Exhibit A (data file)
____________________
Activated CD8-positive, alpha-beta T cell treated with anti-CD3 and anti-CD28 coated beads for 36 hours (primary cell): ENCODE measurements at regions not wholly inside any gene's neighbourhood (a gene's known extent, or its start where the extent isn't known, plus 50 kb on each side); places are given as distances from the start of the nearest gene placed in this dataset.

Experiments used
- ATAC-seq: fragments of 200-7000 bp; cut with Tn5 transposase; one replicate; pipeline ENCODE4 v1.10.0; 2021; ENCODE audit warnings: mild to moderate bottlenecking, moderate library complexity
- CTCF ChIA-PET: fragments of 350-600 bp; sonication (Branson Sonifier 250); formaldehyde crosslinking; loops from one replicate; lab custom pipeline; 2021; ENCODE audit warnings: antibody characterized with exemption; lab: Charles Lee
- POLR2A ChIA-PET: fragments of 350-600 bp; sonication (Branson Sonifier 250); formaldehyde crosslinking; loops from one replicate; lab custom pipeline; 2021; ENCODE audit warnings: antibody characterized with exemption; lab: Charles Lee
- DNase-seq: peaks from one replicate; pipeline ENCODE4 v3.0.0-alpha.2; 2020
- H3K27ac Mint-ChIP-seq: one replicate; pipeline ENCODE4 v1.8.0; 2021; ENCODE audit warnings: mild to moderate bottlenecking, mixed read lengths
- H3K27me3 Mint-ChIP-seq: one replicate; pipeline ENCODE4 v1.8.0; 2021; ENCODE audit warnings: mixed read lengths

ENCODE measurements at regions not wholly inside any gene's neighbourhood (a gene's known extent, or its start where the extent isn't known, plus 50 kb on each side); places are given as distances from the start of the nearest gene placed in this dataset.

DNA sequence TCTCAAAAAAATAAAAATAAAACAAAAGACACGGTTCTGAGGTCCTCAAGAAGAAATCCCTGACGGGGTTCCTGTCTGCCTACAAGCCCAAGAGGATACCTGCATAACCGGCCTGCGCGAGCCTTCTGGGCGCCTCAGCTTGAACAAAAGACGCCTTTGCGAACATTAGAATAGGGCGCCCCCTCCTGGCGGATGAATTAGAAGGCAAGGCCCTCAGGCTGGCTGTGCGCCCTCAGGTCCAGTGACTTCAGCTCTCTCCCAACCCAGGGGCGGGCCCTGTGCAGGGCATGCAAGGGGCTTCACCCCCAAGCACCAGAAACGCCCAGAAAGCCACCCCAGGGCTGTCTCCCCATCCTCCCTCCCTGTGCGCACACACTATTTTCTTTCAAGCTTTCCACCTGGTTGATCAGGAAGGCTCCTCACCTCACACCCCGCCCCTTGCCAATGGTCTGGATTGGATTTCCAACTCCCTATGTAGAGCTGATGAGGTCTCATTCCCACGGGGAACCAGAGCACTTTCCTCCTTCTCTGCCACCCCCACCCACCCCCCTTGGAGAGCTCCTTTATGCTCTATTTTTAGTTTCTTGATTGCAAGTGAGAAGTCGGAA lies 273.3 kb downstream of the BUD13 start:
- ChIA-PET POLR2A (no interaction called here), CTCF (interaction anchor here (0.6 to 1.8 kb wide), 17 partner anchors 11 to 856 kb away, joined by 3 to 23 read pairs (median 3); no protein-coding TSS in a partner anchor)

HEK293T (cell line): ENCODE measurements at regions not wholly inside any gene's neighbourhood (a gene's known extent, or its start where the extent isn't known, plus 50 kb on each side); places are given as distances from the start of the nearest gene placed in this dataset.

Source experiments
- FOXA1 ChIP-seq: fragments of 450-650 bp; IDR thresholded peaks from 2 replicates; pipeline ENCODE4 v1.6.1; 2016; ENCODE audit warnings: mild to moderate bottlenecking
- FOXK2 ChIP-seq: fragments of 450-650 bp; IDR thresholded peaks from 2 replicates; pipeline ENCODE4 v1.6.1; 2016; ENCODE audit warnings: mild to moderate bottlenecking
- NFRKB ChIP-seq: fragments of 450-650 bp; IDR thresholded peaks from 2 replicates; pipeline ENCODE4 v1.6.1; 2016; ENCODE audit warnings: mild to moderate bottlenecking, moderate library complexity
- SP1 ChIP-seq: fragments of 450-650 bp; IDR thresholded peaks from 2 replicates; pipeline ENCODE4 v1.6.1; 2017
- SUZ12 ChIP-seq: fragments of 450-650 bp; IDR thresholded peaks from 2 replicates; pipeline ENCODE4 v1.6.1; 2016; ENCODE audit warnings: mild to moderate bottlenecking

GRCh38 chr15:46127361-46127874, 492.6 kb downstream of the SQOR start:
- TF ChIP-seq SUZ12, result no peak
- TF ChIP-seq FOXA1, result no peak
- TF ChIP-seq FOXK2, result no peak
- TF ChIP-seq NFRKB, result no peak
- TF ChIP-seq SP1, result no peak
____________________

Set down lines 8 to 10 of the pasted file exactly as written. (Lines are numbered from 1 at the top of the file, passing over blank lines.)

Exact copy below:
- H3K27me3 Mint-ChIP-seq: one replicate; pipeline ENCODE4 v1.8.0; 2021; ENCODE audit warnings: mixed read lengths

ENCODE measurements at regions not wholly inside any gene's neighbourhood (a gene's known extent, or its start where the extent isn't known, plus 50 kb on each side); places are given as distances from the start of the nearest gene placed in this dataset.

DNA sequence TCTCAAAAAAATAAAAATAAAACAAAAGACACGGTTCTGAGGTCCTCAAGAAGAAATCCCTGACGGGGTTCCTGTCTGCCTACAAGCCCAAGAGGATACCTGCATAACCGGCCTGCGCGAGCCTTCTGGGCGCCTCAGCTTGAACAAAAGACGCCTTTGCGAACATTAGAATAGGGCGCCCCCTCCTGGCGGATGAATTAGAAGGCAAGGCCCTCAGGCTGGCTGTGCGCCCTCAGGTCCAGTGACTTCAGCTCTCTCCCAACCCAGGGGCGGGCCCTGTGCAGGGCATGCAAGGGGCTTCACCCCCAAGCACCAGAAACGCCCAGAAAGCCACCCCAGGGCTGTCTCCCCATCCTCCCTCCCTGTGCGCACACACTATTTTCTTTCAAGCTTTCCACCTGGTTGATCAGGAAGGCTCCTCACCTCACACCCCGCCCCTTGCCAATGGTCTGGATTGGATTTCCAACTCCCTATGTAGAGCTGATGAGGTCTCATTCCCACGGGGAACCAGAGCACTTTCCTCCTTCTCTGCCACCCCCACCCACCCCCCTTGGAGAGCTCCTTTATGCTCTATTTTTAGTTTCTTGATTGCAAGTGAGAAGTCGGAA lies 273.3 kb downstream of the BUD13 start: